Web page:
Now, I am not the fount of wisdom when it comes to writing. I can definitely do a better job of seeing the ingrown story-hairs in someone else’s story than my own – for sure. I’ve been told that I’ll get better with practice. Let’s hope.
The other night I got the best advice for plotting a genre story though. Shawn Scarber, author extraordinaire and human experience expert, dropped a conflict bomb in the middle of my Tangy Spicy Chicken. It just sat there, ticking for a few seconds until understanding exploded all over my face. Napkins were needed.
Let me back it up a little. I’ve been working on a story for a few weeks and having a devil of a time sticking the ending. Nothing seems to work for me. I explained my dilemma to the caucus of brilliant minds that frequent the writers’ group I sometimes show up for, and Shawn just nailed it. He asked me what was the MC’s problem. I explained that she was a soldier who had to shoot a kid in the line of duty and did not want that to happen again. And… now I’m about to lay some wisdom down on you, so get a pen, or take a screen shot – whatever you need to do to burn this forever into your brainpan… I’ll wait.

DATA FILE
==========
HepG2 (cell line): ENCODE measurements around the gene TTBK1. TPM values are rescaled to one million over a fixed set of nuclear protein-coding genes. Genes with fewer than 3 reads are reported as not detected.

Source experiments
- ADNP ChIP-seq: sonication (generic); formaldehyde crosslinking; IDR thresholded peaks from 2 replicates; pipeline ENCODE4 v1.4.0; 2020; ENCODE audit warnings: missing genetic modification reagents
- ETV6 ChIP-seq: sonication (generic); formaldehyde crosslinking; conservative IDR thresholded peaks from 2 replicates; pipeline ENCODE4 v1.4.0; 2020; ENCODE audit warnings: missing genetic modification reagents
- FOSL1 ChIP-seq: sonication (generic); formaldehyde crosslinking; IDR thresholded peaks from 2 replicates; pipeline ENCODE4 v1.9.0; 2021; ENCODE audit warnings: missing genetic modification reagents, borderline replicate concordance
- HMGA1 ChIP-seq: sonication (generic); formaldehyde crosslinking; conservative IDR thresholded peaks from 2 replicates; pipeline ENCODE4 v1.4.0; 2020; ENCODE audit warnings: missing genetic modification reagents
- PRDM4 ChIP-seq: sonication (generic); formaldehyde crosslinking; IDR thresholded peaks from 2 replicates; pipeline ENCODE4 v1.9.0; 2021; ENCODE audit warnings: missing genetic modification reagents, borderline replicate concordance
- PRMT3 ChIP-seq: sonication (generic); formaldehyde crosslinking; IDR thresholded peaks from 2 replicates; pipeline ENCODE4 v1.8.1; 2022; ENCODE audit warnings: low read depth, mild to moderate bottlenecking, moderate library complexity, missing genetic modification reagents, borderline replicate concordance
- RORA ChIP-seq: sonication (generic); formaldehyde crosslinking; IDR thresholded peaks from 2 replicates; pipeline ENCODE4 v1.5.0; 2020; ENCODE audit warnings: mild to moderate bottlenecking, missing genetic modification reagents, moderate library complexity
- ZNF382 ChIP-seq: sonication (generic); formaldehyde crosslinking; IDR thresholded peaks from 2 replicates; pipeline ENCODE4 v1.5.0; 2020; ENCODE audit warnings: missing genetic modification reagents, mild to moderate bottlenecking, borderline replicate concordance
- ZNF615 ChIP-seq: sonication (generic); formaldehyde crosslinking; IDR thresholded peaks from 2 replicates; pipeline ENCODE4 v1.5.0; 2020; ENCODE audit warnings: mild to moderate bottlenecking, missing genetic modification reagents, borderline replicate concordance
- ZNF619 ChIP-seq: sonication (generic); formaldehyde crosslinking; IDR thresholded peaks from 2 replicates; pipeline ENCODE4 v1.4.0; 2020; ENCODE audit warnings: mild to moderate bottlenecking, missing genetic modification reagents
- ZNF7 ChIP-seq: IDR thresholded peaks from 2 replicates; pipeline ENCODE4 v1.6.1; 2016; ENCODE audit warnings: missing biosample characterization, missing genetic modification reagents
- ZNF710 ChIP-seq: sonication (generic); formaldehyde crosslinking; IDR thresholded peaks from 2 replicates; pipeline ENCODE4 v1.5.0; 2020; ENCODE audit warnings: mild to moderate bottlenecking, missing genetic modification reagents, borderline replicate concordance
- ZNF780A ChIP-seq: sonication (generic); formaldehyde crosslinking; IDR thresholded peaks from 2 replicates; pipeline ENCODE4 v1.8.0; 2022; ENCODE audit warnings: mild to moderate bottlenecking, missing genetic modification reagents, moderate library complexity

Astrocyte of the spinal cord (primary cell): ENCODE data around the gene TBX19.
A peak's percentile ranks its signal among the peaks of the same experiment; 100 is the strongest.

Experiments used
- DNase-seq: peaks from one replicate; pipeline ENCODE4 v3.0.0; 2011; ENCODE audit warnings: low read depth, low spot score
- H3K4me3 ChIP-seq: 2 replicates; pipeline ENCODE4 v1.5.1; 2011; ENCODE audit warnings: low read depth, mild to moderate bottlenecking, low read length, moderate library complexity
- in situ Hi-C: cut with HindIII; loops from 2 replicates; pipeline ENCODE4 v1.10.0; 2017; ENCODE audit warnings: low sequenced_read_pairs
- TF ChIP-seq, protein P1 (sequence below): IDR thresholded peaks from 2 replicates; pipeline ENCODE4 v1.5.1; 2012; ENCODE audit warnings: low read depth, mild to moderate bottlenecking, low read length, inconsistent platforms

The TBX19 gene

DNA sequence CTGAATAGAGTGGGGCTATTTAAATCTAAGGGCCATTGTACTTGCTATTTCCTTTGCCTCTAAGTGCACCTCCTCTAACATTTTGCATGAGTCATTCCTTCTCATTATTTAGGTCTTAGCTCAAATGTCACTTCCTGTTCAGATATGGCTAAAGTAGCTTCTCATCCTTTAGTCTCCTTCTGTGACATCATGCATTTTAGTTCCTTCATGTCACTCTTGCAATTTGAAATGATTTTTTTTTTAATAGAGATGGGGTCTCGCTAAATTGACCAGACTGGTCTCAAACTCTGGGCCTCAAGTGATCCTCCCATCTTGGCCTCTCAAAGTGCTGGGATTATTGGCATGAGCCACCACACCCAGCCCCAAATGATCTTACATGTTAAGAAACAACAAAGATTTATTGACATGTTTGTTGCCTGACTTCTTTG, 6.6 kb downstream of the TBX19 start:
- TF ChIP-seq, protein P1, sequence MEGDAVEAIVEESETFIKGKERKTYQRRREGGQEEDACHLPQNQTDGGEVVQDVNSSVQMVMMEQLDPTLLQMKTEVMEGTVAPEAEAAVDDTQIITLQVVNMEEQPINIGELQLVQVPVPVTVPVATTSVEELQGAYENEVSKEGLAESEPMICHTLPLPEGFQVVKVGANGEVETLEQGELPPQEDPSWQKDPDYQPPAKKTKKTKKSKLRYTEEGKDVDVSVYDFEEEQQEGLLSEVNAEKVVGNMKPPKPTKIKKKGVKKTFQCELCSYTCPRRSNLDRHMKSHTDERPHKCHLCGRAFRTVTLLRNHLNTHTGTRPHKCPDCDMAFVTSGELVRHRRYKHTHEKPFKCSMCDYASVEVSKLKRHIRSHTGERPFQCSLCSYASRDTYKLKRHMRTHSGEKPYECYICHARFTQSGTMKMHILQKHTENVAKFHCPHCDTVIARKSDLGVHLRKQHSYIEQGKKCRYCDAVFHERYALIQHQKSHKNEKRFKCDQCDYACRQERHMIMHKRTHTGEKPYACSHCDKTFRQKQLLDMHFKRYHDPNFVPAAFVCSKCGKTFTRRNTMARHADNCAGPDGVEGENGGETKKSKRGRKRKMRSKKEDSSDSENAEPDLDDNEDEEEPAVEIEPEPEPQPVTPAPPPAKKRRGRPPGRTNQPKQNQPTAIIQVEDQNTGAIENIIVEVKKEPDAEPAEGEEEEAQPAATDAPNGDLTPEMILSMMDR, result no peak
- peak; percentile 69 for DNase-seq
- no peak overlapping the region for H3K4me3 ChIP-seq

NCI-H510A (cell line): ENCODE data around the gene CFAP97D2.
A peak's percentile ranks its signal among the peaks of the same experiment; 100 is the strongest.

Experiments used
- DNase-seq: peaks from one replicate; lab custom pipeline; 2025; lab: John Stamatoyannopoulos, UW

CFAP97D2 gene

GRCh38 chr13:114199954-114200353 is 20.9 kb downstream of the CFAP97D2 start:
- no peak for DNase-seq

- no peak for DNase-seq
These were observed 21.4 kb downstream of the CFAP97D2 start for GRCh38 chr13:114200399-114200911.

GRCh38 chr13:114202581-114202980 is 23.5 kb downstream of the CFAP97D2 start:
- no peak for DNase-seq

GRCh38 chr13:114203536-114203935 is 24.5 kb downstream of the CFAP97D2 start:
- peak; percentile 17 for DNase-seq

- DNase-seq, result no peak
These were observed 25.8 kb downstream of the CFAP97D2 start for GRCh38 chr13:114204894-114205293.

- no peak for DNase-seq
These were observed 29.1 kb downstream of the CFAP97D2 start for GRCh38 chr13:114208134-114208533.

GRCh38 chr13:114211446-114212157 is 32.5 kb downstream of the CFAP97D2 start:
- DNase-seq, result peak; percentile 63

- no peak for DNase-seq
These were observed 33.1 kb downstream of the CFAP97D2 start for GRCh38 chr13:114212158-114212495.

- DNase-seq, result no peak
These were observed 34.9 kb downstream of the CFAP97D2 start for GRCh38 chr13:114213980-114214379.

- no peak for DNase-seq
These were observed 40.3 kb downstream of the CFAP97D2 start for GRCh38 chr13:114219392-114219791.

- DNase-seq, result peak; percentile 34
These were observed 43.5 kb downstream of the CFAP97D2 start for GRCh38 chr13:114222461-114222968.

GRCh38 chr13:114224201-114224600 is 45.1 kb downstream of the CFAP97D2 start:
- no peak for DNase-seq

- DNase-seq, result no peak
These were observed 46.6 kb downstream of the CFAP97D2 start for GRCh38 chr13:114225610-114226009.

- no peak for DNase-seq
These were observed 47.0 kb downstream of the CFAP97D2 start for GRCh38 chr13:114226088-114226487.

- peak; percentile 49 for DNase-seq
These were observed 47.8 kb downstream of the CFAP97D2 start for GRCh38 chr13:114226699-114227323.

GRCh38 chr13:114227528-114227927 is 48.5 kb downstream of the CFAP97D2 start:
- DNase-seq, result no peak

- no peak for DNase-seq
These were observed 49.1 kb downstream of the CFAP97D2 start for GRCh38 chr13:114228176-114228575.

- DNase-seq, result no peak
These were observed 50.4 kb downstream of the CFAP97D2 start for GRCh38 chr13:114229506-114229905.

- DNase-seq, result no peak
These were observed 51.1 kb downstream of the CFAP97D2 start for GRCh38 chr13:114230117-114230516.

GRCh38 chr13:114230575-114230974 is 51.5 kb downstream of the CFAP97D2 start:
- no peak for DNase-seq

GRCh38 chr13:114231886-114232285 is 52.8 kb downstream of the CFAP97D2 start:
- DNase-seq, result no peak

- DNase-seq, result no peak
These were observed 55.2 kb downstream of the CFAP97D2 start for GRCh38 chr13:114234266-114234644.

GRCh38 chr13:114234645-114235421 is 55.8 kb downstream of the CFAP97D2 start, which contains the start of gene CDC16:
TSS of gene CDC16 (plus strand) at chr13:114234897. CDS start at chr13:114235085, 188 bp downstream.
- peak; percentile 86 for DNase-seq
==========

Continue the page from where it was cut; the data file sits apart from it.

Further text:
He said to me…
…He said, “A genre story has to have a genre problem.”
BRILLANCE. The man is a THOUGHT GIANT.
And this, my friends, has made all the difference in the world for my story,
You, shaking your head in the back, just because it was obvious to you doesn’t mean the rest of us couldn’t use the info. Peddle your smugness and neckbeard over to the next blog.
TL;DR – “A genre story must have a genre problem,” Shawn Scarber.
Don’t add secondary world jargon to a real world story and expect that it’ll work out. It’s a rook mistake.